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Mission Creek restoration looks at value of its ecosystem
Can you calculate the true value of a painted turtle sunning itself on a log in a bog near Gordon Drive where Mission Creek empties into Okanagan Lake? Or measure the worth of a child’s delight as he watches kokanee fighting single-mindedly upstream to spawn in September?
To some extent, yes, according to a report released in 2013 to help decision-makers in the Okanagan conserve and enhance the natural features and associated opportunities that make Mission Creek an invaluable asset.
Entitled The Natural Capital of Mission Creek in Kelowna: The Value of Ecosystem Services, the report was prepared by Amy Taylor, Sara Wilson and Greg Sauer for the Mission Creek Restoration Initiative (MCRI). It outlines the many economic benefits provided by the creek today and estimates how these could increase as a result of creek restoration.
Natural Capital & Ecosystem Services
Natural capital is the stock of natural resources—air, water, land and all living things—that yields a flow of valuable ecosystem goods or services into the future. The value of natural capital is often excluded from current measures of progress and is typically not considered when communities make land-use or policy decisions.
As noted in the report: “The value a forest provides in controlling stream-bank erosion and sediment load in a river is not reflected in the market price of forest land or forest products. Likewise, the value a wetland provides in purifying water and recharging an aquifer is not reflected in the price of water. Unfortunately, in most cases the non-market value of natural capital is not recognized until services become so degraded or scarce that society is forced to pay to replace what was previously provided by nature at no cost.”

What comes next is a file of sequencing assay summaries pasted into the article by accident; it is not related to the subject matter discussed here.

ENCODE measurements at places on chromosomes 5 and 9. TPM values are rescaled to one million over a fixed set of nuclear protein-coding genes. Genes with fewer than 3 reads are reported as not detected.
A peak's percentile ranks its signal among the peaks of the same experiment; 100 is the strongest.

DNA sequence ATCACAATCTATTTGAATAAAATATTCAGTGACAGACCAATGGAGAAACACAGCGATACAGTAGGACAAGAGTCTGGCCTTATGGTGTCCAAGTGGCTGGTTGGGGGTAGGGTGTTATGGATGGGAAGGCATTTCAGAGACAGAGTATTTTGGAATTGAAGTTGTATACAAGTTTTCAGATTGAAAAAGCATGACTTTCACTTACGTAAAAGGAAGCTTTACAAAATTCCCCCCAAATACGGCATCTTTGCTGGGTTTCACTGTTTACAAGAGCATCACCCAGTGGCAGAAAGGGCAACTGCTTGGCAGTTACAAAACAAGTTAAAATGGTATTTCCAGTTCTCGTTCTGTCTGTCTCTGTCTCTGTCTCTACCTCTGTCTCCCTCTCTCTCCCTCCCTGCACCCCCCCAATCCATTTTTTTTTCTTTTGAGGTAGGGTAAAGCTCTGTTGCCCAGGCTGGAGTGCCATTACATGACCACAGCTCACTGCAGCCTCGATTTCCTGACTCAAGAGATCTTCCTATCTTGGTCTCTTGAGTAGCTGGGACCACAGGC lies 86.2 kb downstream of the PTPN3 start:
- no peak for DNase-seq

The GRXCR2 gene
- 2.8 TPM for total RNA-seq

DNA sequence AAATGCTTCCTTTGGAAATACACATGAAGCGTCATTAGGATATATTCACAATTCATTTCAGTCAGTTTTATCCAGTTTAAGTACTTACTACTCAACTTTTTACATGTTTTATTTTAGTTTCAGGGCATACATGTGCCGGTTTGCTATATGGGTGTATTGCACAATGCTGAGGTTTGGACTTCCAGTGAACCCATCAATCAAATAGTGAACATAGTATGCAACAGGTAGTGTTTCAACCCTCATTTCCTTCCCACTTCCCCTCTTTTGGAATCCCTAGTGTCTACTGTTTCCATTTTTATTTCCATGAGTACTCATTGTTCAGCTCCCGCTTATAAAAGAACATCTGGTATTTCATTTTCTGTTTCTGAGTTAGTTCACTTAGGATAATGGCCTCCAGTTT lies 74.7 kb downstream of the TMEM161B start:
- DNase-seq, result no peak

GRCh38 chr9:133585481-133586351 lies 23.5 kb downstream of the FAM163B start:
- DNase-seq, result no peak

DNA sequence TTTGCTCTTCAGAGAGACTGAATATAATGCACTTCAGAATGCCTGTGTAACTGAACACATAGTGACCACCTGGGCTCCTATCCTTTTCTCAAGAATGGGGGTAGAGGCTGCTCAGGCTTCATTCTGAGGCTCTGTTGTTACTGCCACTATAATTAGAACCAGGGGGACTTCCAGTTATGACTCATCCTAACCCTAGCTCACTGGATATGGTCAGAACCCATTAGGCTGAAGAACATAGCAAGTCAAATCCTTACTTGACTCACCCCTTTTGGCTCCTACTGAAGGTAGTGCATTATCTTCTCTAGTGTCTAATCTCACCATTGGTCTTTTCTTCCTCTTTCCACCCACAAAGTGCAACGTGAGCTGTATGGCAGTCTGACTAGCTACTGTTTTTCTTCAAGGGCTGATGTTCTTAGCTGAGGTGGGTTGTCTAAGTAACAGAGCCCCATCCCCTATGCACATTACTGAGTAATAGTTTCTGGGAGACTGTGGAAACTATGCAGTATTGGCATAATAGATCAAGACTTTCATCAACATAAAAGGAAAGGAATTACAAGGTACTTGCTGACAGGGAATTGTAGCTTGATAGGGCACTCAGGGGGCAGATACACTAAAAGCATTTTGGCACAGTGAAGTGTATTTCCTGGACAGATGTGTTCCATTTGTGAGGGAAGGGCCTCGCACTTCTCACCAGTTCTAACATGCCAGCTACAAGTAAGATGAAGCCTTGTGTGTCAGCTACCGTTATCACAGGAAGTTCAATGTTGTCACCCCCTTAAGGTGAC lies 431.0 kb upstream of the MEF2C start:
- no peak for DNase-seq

The report concludes that in 2012, the lower 12 kilometres of Mission Creek between the East Kelowna bridge and Okanagan Lake provided ecosystem services of almost $19 million. These included the annual economic benefits of natural services such as water filtration ($30,000), climate regulation ($660,000) and flood protection provided by forests, wetlands and streams ($657,000). It also outlines the economic impacts of ecosystem services on human activities such as outdoor recreation ($12 million) and farming ($4.2 million).
Interestingly, the report goes on to estimate that the restoration of Mission Creek, as planned by the MCRI, could result in a 10 percent jump in ecosysem services, for a total of almost $21 million per year.
Phase 1 Restoration Benefits
Much of the lower section of Mission Creek was diked for flood control in the 1950s. This has impaired natural stream flows and processes and negatively affected fish and wildlife spawning, rearing and overwintering habitats.
Phase 1 of the restoration work involves setting back the dike between Casorso Road and Gordon Drive on the south side of the creek, which will again increase the natural area and the ecosystem services generated.
Economist Dr. John Janmaat from UBC Okanagan estimates that, “the yearly economic benefit of this project alone could be about $600,000, not including recreation or habitat values, nor any potential increases in expenditures on recreational fishing if kokanee stocks are increased.”
He adds that, “If the money for the project could be borrowed at a five per cent interest rate, then these ‘revenues’ could finance a loan of more than $12 million,” and that “the benefits from this project are enough to justify a one-time expense of up to $12 million.”
Restoring the Sport Fishery
Mission Creek is the most important spawning tributary for kokanee salmon and rainbow trout from Okanagan Lake. Historically, the creek produced 80 per cent of stream-spawning salmon and half of the trout and supported a robust sport fishery.
Sadly, the fishery was closed in 1995 in response to an 80 per cent drop in salmon stocks and 50 per cent drop in trout stocks caused by things such as channelization and diking undertaken in the 1950s to reduce flooding.
Restoration will not only revive Mission Creek’s fish habitat and stocks, but hopefully its fishery as well. As reported in another recent study, “Freshwater angling is not just an enjoyable pastime or outdoor thrill, but also a powerful economic engine in many regions of B.C.,” including the Okanagan.
In 2005, for example, 35,400 anglers caught more than 700,000 fish, contributing about $44 million to the valley’s economy. Given that trout and salmon are the two most important species to B.C.’s fishing industry in terms of angler interest and spending and that both are native to Mission Creek,
Joanne de Vries is the Mission Creek Restoration Initiative coordinator.